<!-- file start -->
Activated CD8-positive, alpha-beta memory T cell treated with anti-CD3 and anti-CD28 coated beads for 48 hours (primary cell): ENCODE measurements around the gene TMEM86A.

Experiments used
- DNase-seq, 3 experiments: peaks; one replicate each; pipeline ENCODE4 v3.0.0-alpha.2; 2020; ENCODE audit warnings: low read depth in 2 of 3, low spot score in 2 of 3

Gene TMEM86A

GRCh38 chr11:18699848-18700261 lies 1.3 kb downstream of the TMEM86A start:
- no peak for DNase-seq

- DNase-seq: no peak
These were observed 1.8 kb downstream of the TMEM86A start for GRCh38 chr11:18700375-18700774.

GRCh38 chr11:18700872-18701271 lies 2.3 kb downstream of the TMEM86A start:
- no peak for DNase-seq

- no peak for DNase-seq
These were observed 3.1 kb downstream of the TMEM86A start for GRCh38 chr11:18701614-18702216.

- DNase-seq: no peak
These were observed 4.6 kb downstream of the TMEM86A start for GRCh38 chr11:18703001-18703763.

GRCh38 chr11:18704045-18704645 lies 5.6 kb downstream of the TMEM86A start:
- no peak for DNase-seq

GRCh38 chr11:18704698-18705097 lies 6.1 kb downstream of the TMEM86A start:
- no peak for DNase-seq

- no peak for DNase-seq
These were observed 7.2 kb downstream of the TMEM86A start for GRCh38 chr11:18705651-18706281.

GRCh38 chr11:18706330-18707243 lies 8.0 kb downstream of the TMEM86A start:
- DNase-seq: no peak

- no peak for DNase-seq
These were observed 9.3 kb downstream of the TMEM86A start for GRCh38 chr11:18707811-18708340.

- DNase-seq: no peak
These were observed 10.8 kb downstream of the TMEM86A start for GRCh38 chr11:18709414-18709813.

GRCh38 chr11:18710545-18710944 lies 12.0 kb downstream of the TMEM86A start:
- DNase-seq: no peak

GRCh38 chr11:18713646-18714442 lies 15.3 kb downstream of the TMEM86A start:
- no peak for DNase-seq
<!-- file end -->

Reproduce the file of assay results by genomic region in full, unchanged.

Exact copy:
Activated CD8-positive, alpha-beta memory T cell treated with anti-CD3 and anti-CD28 coated beads for 48 hours (primary cell): ENCODE measurements around the gene TMEM86A.

Experiments used
- DNase-seq, 3 experiments: peaks; one replicate each; pipeline ENCODE4 v3.0.0-alpha.2; 2020; ENCODE audit warnings: low read depth in 2 of 3, low spot score in 2 of 3

Gene TMEM86A

GRCh38 chr11:18699848-18700261 lies 1.3 kb downstream of the TMEM86A start:
- no peak for DNase-seq

- DNase-seq: no peak
These were observed 1.8 kb downstream of the TMEM86A start for GRCh38 chr11:18700375-18700774.

GRCh38 chr11:18700872-18701271 lies 2.3 kb downstream of the TMEM86A start:
- no peak for DNase-seq

- no peak for DNase-seq
These were observed 3.1 kb downstream of the TMEM86A start for GRCh38 chr11:18701614-18702216.

- DNase-seq: no peak
These were observed 4.6 kb downstream of the TMEM86A start for GRCh38 chr11:18703001-18703763.

GRCh38 chr11:18704045-18704645 lies 5.6 kb downstream of the TMEM86A start:
- no peak for DNase-seq

GRCh38 chr11:18704698-18705097 lies 6.1 kb downstream of the TMEM86A start:
- no peak for DNase-seq

- no peak for DNase-seq
These were observed 7.2 kb downstream of the TMEM86A start for GRCh38 chr11:18705651-18706281.

GRCh38 chr11:18706330-18707243 lies 8.0 kb downstream of the TMEM86A start:
- DNase-seq: no peak

- no peak for DNase-seq
These were observed 9.3 kb downstream of the TMEM86A start for GRCh38 chr11:18707811-18708340.

- DNase-seq: no peak
These were observed 10.8 kb downstream of the TMEM86A start for GRCh38 chr11:18709414-18709813.

GRCh38 chr11:18710545-18710944 lies 12.0 kb downstream of the TMEM86A start:
- DNase-seq: no peak

GRCh38 chr11:18713646-18714442 lies 15.3 kb downstream of the TMEM86A start:
- no peak for DNase-seq